MALCOLM MORLEY Another Way to Make an Image, Monotypes

SUE SCOTT GALLERY | JANUARY 11 – FEBRUARY 19, 2012

Malcolm Morley, "Salvonia," 2007, Monotype, Image: 23 3/4" × 35", Paper: 28 3/4" × 40". Courtesy of Sue Scott Gallery.

Monotypes are all about touch. Malcolm Morley has one. Several, actually. Blocks of color-saturated ink with currents of tone and texture brushed or wiped across them provide the brilliant, faceted ground for images of aircrafts, boats, and beaches that alternate between ecstatic play and impending or unfolding calamity. Bathers leap and dive, planes leap and dive, vessels ride the swells and shudder. As their technique dictates, most of the 19 works on view are one-shot images. Two woodblock prints and an etching in three separate states have been thrown in for good measure and for contrast, accenting the variety and verve of this good “Bad Painter’s” work in all media. He’s 80 but can still show his contemporaries and his juniors how to make pictures that snap, crackle, and pop. In these examples there may be trouble in paradise (AHOY! Cliff Westermann of the Death Ships!) but it’s paradise all the same, and one comes away as refreshed as if one had made it to the water’s edge. To paraphrase the great French rapper Chuck B. (THAT’S BAUDELAIRE)’s “Invitation to Voyage,” Morley’s differently but comparably hedonistic handmade postcards serve up a place where, “everything is vitality and delight / luxury, chaos and voluptuous.”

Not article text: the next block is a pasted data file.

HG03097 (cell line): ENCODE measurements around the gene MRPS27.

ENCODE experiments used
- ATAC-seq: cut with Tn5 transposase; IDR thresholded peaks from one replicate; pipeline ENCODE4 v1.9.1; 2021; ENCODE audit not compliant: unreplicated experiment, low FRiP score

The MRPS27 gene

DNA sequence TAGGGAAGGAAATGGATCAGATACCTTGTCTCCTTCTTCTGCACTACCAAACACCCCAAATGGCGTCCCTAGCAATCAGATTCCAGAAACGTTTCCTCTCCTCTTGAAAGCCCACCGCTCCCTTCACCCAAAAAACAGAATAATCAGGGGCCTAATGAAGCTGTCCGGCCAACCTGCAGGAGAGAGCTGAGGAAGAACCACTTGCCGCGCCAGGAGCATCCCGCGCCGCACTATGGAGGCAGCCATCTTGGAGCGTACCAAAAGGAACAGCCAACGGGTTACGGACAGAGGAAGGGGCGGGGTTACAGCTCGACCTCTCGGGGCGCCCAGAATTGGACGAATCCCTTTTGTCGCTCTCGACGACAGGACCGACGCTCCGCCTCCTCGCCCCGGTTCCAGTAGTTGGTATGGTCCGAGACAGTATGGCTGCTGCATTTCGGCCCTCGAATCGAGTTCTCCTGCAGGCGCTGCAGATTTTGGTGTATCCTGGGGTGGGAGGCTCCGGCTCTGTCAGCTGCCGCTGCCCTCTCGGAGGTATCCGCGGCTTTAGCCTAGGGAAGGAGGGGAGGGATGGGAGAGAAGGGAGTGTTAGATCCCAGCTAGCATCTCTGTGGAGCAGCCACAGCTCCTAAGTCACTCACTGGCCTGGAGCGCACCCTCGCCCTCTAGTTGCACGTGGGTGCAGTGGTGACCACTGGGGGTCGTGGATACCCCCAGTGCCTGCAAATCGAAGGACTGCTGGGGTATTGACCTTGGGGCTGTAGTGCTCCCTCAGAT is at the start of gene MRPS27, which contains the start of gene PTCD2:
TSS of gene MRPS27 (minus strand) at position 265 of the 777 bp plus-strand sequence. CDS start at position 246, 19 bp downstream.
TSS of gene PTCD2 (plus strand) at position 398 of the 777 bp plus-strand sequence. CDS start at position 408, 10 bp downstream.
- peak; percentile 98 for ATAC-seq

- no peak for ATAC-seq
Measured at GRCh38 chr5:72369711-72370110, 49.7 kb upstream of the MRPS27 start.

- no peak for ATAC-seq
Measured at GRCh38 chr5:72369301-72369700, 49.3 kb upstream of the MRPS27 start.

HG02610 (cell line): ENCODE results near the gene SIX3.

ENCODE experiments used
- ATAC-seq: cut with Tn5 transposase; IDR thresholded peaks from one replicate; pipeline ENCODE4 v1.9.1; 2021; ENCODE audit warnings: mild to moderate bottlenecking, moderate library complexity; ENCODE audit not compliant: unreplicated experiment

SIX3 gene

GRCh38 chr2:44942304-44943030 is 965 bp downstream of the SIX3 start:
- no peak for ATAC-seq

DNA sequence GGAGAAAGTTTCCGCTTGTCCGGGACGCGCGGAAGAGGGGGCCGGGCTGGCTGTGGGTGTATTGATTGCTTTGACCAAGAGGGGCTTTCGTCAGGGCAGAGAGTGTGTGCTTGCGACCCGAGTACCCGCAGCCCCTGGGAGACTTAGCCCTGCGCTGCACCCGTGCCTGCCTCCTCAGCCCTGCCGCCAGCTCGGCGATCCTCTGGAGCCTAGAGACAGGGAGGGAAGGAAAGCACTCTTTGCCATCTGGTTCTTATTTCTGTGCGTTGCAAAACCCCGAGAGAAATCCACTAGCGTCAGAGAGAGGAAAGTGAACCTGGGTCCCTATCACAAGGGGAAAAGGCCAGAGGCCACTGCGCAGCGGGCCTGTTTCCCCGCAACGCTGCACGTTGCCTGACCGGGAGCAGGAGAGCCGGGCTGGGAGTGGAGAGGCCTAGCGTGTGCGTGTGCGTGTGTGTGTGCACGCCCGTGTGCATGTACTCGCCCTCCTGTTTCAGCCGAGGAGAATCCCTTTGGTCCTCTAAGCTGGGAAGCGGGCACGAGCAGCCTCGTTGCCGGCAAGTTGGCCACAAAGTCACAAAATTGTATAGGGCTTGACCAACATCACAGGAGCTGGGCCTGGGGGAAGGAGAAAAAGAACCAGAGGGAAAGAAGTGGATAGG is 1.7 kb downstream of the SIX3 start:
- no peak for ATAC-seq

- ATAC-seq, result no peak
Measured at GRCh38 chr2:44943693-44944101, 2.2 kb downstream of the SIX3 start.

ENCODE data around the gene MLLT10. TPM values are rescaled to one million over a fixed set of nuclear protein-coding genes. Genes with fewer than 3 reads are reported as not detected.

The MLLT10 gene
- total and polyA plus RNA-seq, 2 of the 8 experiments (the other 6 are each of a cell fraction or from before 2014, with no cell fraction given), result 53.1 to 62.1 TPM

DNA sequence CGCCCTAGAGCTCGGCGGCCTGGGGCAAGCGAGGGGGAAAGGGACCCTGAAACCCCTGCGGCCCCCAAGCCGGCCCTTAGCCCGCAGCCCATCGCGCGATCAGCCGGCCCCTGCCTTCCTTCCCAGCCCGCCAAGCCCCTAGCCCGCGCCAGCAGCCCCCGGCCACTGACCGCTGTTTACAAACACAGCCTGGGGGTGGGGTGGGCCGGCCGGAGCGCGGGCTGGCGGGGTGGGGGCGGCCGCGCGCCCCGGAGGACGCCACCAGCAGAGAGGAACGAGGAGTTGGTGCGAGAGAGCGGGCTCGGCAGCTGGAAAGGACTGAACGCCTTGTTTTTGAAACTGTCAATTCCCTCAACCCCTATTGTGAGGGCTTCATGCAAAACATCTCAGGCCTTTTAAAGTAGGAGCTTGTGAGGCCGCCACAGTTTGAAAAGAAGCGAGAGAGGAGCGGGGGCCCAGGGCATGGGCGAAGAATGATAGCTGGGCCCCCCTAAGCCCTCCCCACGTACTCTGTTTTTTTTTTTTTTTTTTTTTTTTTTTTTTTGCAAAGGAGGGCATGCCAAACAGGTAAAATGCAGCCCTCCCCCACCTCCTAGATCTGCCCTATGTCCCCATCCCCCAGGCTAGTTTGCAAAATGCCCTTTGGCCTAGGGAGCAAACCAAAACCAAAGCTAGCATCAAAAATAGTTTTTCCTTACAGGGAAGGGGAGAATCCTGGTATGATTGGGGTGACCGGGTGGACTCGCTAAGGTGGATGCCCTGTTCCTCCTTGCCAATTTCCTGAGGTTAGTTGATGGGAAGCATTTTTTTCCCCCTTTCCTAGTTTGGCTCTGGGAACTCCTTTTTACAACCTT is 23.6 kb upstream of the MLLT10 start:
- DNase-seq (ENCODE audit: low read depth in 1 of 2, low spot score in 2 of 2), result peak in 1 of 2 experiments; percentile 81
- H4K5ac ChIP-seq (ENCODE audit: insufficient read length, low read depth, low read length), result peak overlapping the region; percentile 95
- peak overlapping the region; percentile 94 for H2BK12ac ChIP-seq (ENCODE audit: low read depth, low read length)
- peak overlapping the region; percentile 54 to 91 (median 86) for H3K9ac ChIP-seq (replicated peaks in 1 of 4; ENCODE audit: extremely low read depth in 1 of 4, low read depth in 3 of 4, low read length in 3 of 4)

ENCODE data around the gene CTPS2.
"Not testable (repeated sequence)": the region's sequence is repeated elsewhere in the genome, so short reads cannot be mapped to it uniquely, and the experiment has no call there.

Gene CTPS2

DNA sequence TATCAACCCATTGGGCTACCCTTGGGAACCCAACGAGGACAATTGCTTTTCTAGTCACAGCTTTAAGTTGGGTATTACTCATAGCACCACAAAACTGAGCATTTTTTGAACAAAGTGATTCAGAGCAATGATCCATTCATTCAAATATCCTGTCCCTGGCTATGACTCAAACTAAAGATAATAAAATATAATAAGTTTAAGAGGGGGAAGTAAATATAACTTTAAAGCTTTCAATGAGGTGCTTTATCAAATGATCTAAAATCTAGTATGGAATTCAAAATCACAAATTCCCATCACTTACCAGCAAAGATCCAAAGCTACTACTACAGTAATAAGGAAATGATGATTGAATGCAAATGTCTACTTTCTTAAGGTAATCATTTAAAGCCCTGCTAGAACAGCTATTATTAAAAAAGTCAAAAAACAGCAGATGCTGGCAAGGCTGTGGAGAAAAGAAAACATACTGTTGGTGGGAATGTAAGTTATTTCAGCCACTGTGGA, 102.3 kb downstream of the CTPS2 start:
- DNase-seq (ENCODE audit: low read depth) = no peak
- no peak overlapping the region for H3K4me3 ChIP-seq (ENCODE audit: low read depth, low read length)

Contributor

Robert Storr

winter-2014
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